The 1976-78 time frame occurred during the somewhat odd behavior of the sun. Although odd might be to strong of a word. Sunspot records go back a ways while other data is only several decades long. Correlations are meaningless anyway without a causation.

Gordon A. Dressler
Reply to  Willis Eschenbach
April 10, 2021 10:26 am

Here’s a thought: In reality, there is insufficient data presented (not even two full cycles of PDO oscillation) to show that there is anything special about 1976, let alone it deserving the name of the “Great Pacific Climate Shift”?

In other words, “great” compared to what? Just because the Journal of Climate article “The Significance of the 1976 Pacific Climate Shift in the Climatology of Alaska” deemed it so when compared to the previous 25 years of Pacific Ocean “climate”? Really???

NASA, NOAA and most other scientific organizations involved with meteorology have settled on the proposition that a period of 30 years or longer is needed to establish a given “climate”.

Last edited 3 months ago by Gordon A. Dressler
Wim Röst
Reply to  Robert of Texas
April 10, 2021 12:35 am

Never discussed: the location and strength of low and high pressure areas. A change in their relative position changes strength and direction of winds. Changed winds change oceans. And changed oceans create persistent wind patterns. Until… low and high pressure areas change strength and/or location.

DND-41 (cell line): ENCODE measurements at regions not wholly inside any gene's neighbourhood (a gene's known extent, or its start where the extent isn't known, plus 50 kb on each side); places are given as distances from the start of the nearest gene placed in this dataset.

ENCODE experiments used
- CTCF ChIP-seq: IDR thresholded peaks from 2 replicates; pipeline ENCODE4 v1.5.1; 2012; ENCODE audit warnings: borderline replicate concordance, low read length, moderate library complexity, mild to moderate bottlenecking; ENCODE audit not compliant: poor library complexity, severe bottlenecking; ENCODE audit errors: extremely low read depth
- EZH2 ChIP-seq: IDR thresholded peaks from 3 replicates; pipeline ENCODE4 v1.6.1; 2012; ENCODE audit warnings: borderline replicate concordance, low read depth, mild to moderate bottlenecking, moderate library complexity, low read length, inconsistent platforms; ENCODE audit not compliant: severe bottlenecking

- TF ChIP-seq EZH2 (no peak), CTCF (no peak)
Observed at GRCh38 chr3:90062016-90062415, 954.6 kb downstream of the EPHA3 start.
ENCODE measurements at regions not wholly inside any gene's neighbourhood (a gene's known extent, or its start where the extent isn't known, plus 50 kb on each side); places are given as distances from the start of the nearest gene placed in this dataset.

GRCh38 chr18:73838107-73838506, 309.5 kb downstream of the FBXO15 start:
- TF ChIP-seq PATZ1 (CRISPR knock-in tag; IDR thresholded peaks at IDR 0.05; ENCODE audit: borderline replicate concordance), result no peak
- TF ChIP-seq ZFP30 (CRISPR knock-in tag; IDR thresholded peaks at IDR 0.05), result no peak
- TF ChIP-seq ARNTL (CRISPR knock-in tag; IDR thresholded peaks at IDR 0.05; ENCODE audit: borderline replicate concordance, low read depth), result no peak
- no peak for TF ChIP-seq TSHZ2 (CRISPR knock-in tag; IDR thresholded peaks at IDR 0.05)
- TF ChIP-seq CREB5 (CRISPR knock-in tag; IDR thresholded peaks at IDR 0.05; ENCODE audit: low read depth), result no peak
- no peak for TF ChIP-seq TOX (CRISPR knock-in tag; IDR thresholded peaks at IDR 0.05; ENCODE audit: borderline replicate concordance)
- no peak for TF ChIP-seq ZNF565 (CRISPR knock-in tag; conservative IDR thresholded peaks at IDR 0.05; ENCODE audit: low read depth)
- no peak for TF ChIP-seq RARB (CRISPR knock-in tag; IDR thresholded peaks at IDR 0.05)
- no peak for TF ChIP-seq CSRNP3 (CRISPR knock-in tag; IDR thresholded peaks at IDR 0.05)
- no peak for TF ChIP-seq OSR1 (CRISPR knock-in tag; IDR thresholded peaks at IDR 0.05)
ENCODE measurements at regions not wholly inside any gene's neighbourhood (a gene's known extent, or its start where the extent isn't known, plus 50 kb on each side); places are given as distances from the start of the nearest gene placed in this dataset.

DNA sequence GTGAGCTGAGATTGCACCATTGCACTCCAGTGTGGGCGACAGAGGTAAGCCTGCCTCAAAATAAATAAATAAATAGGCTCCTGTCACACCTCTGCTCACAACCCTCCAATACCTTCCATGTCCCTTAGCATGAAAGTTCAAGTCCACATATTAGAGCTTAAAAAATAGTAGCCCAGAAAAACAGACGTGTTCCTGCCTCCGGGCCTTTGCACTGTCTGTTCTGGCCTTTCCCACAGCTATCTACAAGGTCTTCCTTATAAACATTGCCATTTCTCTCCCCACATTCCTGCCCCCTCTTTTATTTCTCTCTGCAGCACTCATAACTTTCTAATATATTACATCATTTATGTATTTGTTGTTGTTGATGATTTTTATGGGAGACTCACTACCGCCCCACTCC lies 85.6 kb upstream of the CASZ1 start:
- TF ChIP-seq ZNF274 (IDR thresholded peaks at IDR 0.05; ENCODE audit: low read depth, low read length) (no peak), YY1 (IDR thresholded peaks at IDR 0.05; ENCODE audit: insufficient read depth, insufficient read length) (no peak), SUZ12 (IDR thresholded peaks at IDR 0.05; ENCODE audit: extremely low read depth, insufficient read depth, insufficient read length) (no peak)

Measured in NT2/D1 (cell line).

For example when a warmer Arctic ocean after some time cooled down, sea-ice returns and covers ice-free areas that can’t evaporate and so prevent low pressure areas to develop and persist. Wind patterns will change etc. etc.

1976 was such a turning point and I would not be surprised when 2021 is the next one.

Johan
April 9, 2021 2:10 pm

Very interesting finding. I did the same inspired by you for the AMO which also reveals a very clear signal. In principle the cumsum provides a kind of integral of the signal. Integrals tend to be more stable than derivatives. A decade ago we hunted for the AMO oscillations which we could see using advanced filtering techniques, Henriksson et al 2012. This simple method seems to give a very clear signal. One might argue that the climate is the integral of the weather details. This way of reasoning would motivate a comparison of the radiation balance and maybe cloudiness, albedo, deep sea temperatures…. In the short run it is hard to draw conclusions but in the long run there has to be a balance. Thanks for a very inspiring idea.

Vuk
Reply to  Johan
April 9, 2021 2:27 pm

Most of these Oceanic indices timelines can be associated with volcanic activity in the nearby ares, here is one with the AMO (using same formula as one in my comment further above for the SOI)

NAP-SST.gif